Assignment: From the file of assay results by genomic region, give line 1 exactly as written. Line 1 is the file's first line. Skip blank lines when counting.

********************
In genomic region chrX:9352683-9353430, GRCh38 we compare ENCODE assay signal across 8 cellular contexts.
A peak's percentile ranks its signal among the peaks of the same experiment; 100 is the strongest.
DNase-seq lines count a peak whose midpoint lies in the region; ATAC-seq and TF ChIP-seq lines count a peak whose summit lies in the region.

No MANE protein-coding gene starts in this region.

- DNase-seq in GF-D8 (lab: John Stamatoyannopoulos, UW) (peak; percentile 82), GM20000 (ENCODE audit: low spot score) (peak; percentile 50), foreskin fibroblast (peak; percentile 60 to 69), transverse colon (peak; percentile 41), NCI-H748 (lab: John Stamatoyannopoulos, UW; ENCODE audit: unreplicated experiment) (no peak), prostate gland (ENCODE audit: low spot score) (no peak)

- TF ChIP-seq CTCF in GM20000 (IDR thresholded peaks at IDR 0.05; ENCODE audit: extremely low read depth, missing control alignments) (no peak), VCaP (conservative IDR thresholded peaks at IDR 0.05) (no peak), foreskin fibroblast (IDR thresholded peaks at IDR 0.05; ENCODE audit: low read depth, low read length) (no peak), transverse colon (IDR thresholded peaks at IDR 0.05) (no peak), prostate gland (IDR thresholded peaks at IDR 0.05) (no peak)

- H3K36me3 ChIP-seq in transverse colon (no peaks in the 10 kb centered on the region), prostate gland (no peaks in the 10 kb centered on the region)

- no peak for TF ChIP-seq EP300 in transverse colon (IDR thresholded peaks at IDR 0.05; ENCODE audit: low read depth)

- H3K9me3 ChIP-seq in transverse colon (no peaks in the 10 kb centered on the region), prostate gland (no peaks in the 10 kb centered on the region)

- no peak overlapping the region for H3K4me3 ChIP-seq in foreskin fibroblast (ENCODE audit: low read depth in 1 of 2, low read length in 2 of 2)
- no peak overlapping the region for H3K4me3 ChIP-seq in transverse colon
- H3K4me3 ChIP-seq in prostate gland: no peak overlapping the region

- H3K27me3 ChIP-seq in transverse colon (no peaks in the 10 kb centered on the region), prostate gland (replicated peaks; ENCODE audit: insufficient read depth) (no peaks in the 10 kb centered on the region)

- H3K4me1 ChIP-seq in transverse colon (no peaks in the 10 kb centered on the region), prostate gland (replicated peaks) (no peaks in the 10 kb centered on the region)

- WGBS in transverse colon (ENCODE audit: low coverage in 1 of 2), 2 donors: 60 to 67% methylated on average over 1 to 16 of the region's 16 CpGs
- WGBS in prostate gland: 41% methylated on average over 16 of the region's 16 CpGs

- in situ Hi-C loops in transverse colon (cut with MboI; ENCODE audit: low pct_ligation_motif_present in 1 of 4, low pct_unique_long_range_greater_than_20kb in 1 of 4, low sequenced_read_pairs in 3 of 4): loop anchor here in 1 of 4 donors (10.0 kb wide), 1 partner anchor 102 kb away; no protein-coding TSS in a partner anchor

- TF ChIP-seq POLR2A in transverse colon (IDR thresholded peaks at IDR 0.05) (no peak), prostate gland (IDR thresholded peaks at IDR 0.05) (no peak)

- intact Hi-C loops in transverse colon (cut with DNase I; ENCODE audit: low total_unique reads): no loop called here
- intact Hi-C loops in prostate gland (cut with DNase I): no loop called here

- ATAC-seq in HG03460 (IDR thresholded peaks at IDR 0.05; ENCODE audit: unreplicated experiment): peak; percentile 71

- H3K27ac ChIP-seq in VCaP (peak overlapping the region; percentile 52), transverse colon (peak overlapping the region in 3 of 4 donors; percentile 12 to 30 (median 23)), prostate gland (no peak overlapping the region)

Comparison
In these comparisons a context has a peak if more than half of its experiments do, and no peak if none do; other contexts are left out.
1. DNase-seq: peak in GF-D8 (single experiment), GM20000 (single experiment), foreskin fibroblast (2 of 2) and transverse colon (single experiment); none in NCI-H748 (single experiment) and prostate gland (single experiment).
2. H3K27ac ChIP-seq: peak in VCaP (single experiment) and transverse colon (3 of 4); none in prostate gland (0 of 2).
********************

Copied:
In genomic region chrX:9352683-9353430, GRCh38 we compare ENCODE assay signal across 8 cellular contexts.